Tag Archives: male

Why are we still hearing that more Males than Females are Autistic?

Women and autism has long been a controversial topic. For years many women were diagnosed as schizophrenic, depressed or just ignored instead of being given a diagnosis of autism. But now a lot of these women are taking matters in to their own hands, and forcing the world to look at autistic women and girls in a new light. You only have to spend five minutes on Twitter looking through their stories to see the common thread. They had a child/friend/husband with autism, or just read up on it, and felt that perhaps they were autistic, and then went to a professional to have that confirmed, and were either flat-out refused, or were told that they could not be autistic because, they had friends, children or could talk to the Dr/psychologist, and sent away again. A few years down the line the strain of living with undiagnosed autism, while trying to act and live like a non-autistic person, becomes too much, and they have an autistic crash. There are a lot of cases of late diagnoses or self-diagnosis, and as I say most of the stories follow a similar path. It should by now be clear to us that women and girls are autistic too, and that we need to take notice of this, and make sure that they can get the acknowledgement they need earlier in life. But there is one statement that is still thrown around far too much in my view, and perhaps it is one of the things holding us back.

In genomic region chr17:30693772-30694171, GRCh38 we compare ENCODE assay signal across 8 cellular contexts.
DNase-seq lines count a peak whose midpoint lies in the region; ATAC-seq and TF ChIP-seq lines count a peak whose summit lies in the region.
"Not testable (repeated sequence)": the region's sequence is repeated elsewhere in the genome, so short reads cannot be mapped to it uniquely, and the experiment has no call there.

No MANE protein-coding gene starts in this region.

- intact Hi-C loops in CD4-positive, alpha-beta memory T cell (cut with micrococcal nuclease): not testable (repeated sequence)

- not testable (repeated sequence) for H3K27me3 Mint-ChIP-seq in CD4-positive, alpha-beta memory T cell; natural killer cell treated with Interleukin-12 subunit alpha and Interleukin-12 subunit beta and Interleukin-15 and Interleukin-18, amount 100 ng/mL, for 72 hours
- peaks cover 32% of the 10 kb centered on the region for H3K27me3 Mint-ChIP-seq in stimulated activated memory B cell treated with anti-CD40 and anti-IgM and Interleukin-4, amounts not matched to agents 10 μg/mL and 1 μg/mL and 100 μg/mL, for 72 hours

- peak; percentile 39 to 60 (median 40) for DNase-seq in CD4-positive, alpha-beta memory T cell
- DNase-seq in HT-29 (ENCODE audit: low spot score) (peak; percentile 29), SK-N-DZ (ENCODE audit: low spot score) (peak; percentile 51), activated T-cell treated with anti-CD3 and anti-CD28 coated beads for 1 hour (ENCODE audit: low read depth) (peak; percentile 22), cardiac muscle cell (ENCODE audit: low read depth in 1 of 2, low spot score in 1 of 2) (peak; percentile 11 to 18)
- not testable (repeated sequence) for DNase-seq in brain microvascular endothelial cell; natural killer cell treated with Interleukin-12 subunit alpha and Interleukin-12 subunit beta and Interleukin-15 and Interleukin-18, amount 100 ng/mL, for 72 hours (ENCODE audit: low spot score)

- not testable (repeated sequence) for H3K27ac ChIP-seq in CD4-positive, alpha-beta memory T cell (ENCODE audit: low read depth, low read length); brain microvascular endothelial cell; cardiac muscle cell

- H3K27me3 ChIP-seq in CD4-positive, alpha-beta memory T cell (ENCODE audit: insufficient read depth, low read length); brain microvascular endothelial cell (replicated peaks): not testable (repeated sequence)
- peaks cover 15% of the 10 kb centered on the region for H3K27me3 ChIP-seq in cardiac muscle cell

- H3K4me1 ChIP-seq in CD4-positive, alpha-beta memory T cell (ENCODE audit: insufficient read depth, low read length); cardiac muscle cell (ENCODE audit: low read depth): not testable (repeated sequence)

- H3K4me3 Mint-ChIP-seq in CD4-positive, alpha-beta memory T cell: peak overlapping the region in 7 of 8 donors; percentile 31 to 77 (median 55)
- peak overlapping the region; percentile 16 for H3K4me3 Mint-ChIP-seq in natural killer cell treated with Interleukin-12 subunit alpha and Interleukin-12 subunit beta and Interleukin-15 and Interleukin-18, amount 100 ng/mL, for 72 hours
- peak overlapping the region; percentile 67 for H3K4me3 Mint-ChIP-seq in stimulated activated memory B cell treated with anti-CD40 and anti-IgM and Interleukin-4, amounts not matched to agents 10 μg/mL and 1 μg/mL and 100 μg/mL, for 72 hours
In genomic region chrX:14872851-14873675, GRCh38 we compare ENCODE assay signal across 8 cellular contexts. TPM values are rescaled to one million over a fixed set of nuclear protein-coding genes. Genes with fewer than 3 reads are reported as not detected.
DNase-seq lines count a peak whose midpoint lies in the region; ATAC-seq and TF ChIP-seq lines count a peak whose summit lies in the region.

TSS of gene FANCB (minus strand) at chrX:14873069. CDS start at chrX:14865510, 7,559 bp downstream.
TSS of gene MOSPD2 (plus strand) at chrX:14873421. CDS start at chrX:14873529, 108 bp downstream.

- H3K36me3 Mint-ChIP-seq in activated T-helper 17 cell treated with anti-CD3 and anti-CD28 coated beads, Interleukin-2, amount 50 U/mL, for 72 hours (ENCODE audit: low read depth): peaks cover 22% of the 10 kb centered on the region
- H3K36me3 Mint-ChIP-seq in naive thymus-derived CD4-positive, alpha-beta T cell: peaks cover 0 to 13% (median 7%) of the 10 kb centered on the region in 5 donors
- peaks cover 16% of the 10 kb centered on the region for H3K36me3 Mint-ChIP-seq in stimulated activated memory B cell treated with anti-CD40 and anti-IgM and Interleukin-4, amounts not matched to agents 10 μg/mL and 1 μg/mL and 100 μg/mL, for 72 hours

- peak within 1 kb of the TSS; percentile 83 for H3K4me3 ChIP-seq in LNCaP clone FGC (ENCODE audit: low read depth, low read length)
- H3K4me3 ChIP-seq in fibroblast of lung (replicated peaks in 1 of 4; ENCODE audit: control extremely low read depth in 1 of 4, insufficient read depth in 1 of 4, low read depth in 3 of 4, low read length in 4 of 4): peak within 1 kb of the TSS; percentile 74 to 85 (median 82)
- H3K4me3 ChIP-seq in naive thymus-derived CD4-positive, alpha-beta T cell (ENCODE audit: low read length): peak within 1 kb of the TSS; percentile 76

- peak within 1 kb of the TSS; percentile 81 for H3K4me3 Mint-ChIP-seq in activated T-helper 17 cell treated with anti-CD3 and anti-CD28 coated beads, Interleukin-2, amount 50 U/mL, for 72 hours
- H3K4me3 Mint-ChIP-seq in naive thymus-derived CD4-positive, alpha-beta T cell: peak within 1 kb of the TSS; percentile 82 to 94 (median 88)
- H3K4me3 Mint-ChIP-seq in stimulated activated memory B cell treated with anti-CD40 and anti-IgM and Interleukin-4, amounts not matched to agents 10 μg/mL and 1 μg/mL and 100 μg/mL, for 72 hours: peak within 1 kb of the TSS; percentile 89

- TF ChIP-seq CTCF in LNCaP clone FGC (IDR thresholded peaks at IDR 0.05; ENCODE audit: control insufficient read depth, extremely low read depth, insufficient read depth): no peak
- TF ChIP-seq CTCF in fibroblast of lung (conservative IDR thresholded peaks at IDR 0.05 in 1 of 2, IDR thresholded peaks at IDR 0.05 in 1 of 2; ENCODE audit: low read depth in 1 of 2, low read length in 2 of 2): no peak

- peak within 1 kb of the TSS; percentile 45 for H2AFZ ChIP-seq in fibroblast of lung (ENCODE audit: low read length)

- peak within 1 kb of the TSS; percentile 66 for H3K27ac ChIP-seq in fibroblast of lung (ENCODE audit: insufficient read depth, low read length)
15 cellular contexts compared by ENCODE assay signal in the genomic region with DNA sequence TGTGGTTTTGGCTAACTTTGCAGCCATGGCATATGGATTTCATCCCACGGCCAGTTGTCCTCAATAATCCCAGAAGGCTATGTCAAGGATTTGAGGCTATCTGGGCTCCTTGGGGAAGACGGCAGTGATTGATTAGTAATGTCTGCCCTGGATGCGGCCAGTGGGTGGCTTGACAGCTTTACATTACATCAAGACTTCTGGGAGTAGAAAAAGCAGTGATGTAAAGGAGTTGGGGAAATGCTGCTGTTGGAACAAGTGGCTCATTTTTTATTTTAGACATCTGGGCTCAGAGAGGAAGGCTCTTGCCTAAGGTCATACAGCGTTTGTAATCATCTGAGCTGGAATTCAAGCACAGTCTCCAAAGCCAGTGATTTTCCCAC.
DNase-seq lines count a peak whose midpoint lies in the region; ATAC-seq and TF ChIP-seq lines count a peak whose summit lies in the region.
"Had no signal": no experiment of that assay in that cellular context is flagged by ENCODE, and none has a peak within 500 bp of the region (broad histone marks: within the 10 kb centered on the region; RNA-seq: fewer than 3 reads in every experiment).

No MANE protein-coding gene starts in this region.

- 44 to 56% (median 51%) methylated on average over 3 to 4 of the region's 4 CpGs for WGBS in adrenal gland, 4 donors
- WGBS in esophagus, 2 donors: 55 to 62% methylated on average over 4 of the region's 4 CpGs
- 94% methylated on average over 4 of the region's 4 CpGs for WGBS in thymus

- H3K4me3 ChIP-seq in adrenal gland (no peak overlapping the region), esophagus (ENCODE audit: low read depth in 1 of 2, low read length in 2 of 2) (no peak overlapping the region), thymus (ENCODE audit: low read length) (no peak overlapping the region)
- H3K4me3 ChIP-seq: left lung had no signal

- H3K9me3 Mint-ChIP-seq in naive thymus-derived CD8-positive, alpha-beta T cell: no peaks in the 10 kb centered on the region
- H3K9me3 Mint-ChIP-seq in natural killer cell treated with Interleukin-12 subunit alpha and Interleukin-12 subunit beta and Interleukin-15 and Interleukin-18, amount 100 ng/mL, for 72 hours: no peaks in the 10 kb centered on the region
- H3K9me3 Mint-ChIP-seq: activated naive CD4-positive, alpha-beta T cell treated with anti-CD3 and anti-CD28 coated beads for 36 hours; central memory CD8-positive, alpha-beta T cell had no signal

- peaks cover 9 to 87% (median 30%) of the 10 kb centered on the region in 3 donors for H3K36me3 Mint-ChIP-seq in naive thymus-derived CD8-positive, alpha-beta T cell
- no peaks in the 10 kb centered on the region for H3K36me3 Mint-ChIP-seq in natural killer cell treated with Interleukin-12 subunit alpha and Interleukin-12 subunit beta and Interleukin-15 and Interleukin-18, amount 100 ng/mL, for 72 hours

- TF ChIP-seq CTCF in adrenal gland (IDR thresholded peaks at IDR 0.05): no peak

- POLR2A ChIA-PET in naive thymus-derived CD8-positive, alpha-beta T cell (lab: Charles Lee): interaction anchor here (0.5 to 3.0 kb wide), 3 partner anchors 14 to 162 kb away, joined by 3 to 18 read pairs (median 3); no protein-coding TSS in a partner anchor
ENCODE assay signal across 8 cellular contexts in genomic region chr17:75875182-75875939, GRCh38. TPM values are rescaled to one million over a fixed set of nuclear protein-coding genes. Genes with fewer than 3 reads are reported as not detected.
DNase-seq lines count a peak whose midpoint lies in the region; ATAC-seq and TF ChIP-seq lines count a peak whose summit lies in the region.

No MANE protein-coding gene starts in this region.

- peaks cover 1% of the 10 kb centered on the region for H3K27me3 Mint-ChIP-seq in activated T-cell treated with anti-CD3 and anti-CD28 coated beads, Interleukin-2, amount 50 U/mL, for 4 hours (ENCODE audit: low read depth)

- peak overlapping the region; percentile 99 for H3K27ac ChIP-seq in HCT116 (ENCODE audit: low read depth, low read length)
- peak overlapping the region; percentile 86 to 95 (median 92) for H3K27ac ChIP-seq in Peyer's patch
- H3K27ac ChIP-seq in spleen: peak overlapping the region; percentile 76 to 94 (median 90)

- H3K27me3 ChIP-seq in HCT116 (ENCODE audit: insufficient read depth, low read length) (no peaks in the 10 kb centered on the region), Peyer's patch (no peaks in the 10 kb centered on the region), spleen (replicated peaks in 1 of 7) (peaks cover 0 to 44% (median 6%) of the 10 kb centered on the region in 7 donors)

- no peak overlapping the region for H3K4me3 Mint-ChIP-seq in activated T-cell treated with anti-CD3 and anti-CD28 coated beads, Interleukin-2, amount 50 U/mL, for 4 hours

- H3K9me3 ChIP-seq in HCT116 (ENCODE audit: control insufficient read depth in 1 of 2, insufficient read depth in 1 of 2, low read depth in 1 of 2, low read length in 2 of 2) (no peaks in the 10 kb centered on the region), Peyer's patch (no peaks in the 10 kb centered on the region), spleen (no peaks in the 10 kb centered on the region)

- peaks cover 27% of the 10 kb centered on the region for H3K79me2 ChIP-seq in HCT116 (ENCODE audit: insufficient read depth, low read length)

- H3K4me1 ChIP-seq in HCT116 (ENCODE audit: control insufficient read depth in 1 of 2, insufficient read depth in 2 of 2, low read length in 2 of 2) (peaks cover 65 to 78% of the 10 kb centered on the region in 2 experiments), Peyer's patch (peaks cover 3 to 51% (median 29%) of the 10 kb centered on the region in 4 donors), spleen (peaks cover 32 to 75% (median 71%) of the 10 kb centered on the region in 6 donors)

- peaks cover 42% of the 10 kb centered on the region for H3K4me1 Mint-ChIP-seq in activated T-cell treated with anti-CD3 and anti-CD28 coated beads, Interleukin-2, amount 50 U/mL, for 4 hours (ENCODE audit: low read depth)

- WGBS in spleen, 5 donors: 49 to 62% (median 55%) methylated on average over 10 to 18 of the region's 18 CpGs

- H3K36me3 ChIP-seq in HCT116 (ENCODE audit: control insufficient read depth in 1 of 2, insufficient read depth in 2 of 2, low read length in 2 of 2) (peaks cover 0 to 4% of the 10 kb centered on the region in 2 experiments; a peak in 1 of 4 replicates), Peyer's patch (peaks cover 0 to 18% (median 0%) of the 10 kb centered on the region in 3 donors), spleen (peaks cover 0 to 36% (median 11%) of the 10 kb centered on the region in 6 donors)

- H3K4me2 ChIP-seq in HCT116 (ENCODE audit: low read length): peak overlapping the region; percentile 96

`There are far more autistic males than females`.

Think about that for a second. It’s something I can recall hearing years ago, before anyone worked out a female profile for autism, and before the boom in autistic women coming out, and making the professionals sit up and take notice. But why do I still see it so much today? We know now that autism does not just present itself in one way. Now I don’t believe in a female/male profile per-say, as I know some men who would fit the so-called female profile, who therefore went undiagnosed themselves for years. That’s not to say that the female profile has not been a huge help and that a lot of women do not fit in to it, it’s just to say that we want to keep learning more and changing our ideas, instead of getting stuck in a whole new ridged way of thinking about things. There are a lot of autistic women out there now who would never have been diagnosed without the `female profile` though, and what it does show us is how blinkered professionals have been when it comes to giving out diagnoses of autism. When you think that we have known about autism for less than one hundred years, it seems strange that we should set such clear, unmoving statements as `There are far more autistic males than females. `